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Be wary of the Fashions of the Age – Archbishop Fisher’s message to Plenary Council Members

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Archbishop Anthony Fisher OP and fellow clergy concelebrate Mass in St Mary’s Cathedral on Sunday 10 October for the intentions of the Plenary Council. Photo: Giovanni Portelli

Archbishop Anthony Fisher OP has urged the Members of the 5th Plenary Council of the Catholic Church in Australia to bring the patrimony of the Church across time and space to their discussions, be wary of the fashions of the age and read the signs of the times through the spectacles of faith and reason, otherwise this Plenary Council and any other is for nought.

Archbishop Fisher was speaking at a Closing Mass for Sydney Members to mark the end of the week-long First Assembly of the Plenary Council at St Mary’s Cathedral on Sunday.

The closing Mass for the First Assembly was held in Brisbane. The Second Assembly will take part, COVID-permitting, in Sydney from 4-9 July 2022.

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278 Plenary Council members have participated in the First Assembly largely online, with a small number of dioceses able to bring members together if COVID-19 restrictions allowed.

Small numbers of local bishops, vicars and two lay members were able to attend the Closing Mass in Sydney under public health restrictions.

Sister Susanna Edmunds OP, reads during the special Mass to mark the end of the First Assembly of the Plenary Council. Photo: Giovanni Portelli

In his homily at the Mass, Archbishop Fisher emphasised that previous Plenary Councils in Australia, the most recent having taken place in 1937, were conscious that theirs was one in a long procession of church synods, all charged with proclaiming the apostolic faith that first came to this land a century and a half before them.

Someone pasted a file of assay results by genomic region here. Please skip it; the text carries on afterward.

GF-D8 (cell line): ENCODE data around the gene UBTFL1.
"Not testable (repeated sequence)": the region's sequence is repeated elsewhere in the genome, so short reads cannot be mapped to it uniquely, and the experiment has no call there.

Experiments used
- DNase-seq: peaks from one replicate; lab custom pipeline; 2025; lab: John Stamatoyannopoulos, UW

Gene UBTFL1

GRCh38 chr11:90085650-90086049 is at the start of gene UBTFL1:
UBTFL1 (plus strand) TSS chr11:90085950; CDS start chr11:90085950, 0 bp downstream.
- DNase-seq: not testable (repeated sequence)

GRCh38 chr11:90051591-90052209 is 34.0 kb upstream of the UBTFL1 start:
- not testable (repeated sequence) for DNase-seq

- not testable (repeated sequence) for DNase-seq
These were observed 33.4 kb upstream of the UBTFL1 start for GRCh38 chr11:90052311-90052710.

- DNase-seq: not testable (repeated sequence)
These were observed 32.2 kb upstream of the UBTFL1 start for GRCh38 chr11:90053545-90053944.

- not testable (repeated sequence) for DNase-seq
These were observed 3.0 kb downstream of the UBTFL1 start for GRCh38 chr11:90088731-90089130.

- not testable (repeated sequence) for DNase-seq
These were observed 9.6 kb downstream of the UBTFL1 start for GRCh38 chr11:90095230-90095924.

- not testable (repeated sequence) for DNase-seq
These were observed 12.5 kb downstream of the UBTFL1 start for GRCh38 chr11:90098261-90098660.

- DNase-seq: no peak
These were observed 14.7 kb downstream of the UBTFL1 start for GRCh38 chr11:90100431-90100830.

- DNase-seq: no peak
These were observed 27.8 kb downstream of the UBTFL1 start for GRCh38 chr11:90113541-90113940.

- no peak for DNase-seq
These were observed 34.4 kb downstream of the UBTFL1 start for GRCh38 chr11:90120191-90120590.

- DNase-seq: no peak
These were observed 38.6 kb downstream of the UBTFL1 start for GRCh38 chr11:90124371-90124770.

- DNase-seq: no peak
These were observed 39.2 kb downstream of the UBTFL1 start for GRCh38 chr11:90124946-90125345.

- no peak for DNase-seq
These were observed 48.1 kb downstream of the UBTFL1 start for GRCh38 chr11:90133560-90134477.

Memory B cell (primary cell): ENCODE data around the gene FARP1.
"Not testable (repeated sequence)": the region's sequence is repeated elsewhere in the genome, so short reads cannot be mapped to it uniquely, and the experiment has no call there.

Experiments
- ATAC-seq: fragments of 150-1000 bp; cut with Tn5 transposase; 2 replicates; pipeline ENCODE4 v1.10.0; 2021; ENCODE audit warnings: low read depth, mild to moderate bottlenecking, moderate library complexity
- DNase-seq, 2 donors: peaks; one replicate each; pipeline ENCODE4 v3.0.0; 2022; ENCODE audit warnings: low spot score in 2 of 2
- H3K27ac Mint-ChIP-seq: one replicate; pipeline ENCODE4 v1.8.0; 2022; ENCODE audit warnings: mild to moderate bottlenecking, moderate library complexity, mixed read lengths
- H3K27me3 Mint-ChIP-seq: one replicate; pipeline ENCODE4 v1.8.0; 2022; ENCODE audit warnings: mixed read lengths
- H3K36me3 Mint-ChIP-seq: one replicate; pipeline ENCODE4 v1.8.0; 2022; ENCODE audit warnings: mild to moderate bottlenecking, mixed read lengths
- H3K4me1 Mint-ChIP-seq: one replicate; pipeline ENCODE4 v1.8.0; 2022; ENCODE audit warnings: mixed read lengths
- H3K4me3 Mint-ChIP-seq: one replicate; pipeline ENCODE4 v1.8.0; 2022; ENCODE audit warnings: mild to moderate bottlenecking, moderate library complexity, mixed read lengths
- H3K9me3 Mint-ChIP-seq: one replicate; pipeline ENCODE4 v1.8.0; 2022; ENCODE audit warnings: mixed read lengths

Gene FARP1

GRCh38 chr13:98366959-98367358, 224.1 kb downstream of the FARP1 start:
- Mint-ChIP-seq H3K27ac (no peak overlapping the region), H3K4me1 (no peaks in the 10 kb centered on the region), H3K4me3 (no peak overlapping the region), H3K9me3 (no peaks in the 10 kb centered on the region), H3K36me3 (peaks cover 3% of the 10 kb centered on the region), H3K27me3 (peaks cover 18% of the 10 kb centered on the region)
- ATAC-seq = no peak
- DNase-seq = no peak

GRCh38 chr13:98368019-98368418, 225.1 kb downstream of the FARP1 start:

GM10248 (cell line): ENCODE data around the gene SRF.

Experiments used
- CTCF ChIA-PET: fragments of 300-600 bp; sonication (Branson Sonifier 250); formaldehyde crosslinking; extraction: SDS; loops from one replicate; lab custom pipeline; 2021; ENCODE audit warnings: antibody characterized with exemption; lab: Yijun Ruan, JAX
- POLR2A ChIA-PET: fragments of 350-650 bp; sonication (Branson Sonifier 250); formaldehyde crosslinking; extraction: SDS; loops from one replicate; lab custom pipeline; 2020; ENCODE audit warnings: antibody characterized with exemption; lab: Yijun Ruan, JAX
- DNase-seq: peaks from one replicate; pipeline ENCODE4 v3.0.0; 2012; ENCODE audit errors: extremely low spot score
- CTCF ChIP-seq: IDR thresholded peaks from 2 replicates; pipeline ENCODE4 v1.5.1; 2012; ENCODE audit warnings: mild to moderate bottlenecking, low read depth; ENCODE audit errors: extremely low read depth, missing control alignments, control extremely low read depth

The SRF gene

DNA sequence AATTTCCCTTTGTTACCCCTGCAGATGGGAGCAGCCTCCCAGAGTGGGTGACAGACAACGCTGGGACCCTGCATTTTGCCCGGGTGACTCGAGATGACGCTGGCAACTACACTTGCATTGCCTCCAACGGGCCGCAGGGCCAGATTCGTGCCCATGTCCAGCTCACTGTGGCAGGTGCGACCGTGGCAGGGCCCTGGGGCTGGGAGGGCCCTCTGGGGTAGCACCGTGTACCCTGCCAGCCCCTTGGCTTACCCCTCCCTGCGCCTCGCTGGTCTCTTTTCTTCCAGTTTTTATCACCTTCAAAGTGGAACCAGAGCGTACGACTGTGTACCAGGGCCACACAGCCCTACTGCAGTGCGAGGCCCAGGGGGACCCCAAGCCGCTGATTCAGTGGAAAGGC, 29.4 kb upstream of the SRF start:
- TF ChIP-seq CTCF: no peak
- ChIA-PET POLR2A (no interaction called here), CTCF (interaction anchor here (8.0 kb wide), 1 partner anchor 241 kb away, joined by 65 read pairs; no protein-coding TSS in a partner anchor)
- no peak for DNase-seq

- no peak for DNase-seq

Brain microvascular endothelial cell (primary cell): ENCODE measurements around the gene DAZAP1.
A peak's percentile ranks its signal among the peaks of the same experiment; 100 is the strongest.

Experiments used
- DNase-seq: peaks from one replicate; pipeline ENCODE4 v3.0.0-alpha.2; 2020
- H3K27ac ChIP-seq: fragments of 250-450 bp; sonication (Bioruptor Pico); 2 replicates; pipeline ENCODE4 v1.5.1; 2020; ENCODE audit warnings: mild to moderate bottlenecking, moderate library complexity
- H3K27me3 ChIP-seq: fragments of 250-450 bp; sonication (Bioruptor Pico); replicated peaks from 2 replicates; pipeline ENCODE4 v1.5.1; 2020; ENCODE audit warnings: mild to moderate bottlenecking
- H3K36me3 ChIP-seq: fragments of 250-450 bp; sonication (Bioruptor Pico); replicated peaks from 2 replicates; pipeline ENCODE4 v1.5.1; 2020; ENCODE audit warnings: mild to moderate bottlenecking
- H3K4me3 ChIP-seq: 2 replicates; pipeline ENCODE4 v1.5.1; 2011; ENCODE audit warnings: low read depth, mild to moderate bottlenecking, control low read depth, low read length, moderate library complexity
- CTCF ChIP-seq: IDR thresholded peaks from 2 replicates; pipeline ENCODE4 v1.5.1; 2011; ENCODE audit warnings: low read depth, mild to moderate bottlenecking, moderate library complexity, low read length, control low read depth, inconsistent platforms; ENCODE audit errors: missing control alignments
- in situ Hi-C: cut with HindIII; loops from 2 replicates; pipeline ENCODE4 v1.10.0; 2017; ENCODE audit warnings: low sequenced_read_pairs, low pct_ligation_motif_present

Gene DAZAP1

“They were part of something that stretched not just across time, but also space: the universal Church represented by the presiding papal legate, by the newish Code of Canon Law they were applying locally, and by the fact Rome had to approve the Council’s 655 decrees”, Archbishop Fisher said.

“They invoked the help of the Holy Spirit, declaring their reliance upon Him alone, as they shaped pastoral responses to the issues of the day”.

Archbishop Fisher emphasised that while Plenary Councils are a means to help renew the Church, Members must respond with holy rather than worldly wisdom to the important responsibilities entrusted to them.

“It’s not a parliament making decrees at will, as if everything were ‘on the table’ or ‘up for grabs’. It’s a very pastoral strategy of gathering Church leaders and some others, for prayer and discernment, to increase faith, revitalise morals, promote discipline and plan common pastoral action”.

St Mary’s Cathedral Dean Fr Don Richardson censes the Gospel during the Mass for the Plenary. Photo: Giovanni Portelli

The Sydney Archbishop urged Members of the Plenary Council to be guided by the Scriptures, depending on divine wisdom, not merely human thinking as they continue their discussions over coming months in the lead up to the Second Assembly in Sydney next year.